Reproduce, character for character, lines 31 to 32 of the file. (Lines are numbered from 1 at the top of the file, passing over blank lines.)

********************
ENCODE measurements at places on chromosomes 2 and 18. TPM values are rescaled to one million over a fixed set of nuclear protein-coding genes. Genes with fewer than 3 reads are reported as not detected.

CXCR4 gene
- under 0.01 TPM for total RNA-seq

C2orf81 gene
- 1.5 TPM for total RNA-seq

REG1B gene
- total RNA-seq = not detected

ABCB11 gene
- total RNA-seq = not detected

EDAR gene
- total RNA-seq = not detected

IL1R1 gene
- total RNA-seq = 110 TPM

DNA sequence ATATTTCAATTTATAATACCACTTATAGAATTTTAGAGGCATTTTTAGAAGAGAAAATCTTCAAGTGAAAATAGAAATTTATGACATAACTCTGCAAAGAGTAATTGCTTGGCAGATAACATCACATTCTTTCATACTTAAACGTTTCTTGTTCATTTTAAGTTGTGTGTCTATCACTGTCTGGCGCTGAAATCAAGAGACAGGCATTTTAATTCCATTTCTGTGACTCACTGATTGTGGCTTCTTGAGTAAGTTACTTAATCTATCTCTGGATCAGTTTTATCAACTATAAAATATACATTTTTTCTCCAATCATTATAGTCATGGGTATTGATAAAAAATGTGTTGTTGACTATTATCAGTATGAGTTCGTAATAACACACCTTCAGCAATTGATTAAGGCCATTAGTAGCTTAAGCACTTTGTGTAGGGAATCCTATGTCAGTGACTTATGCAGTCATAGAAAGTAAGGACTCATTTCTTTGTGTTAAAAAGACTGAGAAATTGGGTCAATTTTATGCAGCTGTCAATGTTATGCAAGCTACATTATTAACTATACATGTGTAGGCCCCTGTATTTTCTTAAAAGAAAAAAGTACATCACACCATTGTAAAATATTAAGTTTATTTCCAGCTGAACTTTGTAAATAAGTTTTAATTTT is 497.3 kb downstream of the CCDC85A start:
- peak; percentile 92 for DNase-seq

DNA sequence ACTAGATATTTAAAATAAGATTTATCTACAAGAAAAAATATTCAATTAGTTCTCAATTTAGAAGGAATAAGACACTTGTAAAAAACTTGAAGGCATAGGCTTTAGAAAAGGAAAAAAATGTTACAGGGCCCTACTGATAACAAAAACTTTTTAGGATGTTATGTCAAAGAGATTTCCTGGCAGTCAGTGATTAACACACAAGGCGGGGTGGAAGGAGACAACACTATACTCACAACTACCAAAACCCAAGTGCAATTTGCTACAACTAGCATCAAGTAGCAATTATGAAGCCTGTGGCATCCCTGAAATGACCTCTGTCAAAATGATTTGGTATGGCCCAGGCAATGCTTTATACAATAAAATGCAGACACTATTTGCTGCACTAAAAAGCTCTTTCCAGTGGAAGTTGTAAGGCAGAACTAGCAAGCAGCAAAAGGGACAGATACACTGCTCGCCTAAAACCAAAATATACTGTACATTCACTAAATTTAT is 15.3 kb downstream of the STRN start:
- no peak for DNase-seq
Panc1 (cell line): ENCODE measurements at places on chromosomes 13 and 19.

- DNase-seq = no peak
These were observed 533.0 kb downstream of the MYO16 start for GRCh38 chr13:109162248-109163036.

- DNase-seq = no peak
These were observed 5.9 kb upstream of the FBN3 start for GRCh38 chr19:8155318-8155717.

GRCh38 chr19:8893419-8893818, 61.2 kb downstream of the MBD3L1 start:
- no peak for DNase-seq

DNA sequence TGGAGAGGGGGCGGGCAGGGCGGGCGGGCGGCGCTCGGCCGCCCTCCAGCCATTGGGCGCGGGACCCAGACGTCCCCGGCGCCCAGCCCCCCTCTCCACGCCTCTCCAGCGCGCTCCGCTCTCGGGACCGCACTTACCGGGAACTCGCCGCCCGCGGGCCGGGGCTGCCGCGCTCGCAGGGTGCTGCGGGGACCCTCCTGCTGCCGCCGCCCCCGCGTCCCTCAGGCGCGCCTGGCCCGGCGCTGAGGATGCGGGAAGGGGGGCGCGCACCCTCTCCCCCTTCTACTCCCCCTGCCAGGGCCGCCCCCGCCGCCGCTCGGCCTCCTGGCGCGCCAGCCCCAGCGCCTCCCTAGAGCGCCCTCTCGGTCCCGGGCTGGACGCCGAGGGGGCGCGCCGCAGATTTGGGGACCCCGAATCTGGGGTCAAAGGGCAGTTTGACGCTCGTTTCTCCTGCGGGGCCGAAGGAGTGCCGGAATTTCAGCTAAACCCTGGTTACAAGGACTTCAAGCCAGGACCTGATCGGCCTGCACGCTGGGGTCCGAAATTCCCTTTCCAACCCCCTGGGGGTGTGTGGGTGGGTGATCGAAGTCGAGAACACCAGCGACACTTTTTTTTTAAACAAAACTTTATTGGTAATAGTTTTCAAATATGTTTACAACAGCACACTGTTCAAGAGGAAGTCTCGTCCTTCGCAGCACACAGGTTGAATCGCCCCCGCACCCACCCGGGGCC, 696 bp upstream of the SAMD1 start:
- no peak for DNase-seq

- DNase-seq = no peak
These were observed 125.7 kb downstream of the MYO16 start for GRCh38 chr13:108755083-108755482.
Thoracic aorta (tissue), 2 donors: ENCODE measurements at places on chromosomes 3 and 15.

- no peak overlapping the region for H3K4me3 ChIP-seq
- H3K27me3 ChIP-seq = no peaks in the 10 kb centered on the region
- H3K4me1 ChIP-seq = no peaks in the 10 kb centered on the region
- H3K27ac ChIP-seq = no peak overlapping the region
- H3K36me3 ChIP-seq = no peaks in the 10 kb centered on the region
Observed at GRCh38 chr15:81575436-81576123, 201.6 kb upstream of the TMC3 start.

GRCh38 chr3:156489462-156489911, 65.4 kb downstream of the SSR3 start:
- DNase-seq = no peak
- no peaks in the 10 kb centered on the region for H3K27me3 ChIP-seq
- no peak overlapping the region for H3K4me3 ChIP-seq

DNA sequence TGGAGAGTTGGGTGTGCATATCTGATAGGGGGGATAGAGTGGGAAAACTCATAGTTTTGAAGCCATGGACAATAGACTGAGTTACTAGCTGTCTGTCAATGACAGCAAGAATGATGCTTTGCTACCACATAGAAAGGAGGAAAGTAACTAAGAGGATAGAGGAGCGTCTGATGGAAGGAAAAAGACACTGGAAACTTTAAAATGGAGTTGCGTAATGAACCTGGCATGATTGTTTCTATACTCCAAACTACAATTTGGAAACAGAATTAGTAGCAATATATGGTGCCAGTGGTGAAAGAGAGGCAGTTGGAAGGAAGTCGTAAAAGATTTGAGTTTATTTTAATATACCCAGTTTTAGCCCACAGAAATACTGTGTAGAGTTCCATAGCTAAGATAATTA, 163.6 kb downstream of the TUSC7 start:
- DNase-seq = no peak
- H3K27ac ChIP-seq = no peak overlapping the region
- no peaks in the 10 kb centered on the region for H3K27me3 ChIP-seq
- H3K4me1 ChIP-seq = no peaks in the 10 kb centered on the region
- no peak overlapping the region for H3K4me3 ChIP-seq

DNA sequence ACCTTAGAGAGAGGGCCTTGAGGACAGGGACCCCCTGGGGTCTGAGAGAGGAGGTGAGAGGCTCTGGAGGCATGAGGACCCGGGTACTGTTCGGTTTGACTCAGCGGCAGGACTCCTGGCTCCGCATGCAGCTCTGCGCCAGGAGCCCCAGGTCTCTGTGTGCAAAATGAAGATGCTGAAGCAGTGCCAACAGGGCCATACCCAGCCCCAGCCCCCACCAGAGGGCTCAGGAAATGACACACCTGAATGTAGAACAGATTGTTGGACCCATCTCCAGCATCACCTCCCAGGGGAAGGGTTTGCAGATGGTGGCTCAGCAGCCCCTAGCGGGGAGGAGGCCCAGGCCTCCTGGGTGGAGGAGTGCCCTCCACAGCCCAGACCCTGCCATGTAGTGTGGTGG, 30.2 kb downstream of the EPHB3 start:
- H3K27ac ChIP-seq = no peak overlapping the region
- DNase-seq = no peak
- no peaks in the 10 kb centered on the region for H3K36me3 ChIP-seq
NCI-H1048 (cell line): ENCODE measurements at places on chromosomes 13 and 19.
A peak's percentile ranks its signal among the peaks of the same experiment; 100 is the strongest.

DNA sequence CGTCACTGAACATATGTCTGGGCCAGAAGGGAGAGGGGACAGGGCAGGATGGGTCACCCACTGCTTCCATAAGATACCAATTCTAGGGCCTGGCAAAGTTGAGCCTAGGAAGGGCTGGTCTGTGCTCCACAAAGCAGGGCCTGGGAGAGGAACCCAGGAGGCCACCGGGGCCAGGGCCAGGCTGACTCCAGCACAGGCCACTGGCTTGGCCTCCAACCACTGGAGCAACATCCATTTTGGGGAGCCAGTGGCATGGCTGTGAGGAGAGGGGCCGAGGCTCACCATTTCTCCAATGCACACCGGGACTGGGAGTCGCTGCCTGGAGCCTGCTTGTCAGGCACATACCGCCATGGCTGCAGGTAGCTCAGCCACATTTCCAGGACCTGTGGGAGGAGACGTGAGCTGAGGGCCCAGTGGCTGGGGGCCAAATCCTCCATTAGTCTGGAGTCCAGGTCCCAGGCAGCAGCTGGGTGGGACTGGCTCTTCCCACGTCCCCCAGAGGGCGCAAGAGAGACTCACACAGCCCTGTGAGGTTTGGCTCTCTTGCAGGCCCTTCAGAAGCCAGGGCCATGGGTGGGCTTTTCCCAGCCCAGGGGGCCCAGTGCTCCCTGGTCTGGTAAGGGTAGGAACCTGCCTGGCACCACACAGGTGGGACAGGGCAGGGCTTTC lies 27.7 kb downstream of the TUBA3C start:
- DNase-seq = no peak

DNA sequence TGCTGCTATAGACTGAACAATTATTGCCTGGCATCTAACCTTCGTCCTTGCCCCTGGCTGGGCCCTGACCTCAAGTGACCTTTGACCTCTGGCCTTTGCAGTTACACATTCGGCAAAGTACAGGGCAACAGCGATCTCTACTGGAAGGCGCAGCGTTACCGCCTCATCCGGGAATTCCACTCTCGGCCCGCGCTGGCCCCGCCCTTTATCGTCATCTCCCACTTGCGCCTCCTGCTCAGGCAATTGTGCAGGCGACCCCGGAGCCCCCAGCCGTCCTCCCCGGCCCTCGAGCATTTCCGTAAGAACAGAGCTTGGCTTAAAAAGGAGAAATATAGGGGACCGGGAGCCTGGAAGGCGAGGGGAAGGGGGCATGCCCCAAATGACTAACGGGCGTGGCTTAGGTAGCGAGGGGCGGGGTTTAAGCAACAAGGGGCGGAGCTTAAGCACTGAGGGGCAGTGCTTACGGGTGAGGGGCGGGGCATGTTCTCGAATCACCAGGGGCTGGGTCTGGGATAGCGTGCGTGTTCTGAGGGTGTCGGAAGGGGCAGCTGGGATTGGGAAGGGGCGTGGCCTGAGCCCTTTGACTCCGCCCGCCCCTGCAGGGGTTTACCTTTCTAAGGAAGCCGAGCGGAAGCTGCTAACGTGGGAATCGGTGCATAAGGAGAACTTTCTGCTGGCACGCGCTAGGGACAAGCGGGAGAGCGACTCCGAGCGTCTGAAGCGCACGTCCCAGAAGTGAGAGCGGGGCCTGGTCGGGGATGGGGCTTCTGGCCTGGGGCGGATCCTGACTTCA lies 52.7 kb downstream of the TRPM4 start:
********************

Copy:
- H3K27me3 ChIP-seq = no peaks in the 10 kb centered on the region
- H3K4me1 ChIP-seq = no peaks in the 10 kb centered on the region